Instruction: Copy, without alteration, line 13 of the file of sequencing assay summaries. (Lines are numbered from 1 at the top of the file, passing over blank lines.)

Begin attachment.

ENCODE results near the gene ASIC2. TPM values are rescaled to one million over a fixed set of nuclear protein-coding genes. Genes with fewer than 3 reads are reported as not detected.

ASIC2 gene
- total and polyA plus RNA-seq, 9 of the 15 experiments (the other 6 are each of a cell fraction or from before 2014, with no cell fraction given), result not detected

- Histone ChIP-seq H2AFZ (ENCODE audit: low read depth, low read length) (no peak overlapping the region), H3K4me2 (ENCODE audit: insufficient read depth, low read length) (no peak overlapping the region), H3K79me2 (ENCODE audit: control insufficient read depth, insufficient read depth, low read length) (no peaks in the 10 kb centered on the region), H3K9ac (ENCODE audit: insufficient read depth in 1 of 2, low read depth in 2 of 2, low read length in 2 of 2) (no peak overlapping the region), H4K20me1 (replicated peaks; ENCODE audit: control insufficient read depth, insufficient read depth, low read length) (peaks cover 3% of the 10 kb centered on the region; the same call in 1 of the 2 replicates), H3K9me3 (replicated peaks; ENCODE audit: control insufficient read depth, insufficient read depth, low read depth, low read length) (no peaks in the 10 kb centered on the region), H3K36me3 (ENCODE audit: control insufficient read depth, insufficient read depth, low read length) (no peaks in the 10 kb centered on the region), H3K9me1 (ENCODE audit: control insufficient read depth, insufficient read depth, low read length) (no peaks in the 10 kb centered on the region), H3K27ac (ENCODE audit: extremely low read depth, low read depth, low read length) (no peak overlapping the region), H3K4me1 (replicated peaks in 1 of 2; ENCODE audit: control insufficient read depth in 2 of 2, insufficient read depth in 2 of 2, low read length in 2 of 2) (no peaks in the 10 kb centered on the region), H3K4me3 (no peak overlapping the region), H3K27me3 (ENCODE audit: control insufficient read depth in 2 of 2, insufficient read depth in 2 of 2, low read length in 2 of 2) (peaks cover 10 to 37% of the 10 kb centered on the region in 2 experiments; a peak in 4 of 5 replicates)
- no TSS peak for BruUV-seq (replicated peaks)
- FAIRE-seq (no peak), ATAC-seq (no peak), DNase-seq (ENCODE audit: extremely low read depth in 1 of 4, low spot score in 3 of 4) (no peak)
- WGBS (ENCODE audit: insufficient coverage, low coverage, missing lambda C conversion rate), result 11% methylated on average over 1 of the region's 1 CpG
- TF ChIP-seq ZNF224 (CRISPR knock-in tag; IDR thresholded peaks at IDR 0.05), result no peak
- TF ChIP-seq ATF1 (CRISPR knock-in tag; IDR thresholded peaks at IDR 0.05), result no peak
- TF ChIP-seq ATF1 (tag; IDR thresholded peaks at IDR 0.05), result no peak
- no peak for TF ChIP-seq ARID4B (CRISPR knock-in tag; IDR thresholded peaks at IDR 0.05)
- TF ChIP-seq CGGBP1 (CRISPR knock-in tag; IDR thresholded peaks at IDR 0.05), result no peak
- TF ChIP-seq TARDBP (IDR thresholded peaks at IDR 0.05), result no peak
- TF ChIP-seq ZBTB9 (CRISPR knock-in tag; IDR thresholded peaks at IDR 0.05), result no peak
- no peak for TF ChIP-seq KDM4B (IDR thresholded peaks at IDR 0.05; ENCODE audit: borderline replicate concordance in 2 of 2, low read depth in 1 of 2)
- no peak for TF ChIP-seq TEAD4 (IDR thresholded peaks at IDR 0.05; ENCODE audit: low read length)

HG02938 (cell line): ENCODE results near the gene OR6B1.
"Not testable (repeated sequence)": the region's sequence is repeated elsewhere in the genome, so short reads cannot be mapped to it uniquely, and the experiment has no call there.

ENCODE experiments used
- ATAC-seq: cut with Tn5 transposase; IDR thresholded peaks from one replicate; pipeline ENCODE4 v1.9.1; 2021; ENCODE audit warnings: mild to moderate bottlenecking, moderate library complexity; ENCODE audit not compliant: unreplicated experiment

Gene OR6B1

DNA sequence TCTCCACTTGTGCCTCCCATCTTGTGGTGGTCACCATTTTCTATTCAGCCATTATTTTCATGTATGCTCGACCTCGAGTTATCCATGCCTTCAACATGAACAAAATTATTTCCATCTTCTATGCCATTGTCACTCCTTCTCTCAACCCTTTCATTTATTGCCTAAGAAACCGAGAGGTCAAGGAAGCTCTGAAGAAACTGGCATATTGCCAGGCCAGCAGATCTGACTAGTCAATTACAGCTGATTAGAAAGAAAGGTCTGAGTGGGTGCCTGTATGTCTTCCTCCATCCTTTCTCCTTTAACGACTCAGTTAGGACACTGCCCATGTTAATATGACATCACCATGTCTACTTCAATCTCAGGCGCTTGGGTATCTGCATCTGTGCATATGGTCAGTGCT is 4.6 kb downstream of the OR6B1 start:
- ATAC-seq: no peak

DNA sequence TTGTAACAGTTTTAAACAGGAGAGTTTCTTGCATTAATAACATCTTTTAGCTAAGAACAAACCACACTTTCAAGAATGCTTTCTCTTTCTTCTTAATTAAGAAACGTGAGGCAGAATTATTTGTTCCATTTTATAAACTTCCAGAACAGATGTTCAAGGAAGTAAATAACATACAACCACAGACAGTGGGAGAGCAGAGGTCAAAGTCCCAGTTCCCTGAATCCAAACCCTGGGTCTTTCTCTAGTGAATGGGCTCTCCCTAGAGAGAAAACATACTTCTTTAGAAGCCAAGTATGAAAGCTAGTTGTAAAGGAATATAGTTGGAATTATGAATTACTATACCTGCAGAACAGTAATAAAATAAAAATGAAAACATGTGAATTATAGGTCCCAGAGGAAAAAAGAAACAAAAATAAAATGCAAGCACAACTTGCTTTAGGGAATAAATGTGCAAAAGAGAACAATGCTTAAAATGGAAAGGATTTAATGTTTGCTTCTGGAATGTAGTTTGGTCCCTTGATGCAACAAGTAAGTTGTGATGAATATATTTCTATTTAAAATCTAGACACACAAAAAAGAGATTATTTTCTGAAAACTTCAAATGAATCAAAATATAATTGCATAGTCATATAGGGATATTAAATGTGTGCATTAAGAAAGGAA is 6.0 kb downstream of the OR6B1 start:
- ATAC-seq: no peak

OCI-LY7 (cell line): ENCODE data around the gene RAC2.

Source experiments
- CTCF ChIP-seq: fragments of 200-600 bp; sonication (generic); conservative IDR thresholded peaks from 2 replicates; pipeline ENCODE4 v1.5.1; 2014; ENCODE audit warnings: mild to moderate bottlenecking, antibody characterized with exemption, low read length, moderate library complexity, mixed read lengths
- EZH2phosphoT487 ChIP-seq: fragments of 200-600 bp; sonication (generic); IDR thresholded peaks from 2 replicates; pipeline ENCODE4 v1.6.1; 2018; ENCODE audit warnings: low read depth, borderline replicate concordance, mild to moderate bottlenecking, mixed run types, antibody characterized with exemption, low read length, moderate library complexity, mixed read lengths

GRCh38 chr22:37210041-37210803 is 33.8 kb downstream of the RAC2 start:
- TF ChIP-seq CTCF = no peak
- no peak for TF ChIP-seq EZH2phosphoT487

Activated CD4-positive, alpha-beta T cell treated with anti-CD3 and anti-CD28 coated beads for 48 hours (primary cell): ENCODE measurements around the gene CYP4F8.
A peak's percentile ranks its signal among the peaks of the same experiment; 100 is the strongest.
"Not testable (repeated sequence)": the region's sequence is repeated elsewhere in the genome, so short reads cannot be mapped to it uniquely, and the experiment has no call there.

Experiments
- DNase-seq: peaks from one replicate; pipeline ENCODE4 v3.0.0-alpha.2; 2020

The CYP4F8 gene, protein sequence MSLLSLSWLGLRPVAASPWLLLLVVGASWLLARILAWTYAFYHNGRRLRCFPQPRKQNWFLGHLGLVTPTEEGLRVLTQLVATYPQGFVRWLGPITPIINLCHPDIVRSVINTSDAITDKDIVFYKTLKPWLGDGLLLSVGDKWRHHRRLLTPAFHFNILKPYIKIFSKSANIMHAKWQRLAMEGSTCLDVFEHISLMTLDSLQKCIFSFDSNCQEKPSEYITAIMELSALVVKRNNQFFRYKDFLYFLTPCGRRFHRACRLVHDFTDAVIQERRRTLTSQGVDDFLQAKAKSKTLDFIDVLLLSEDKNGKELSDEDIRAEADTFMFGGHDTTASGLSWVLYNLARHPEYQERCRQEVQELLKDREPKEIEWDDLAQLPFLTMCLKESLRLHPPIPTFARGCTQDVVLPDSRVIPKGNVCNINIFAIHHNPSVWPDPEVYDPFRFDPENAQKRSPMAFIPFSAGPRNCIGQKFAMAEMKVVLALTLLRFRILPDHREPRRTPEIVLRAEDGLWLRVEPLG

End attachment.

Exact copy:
- TF ChIP-seq TARDBP (IDR thresholded peaks at IDR 0.05), result no peak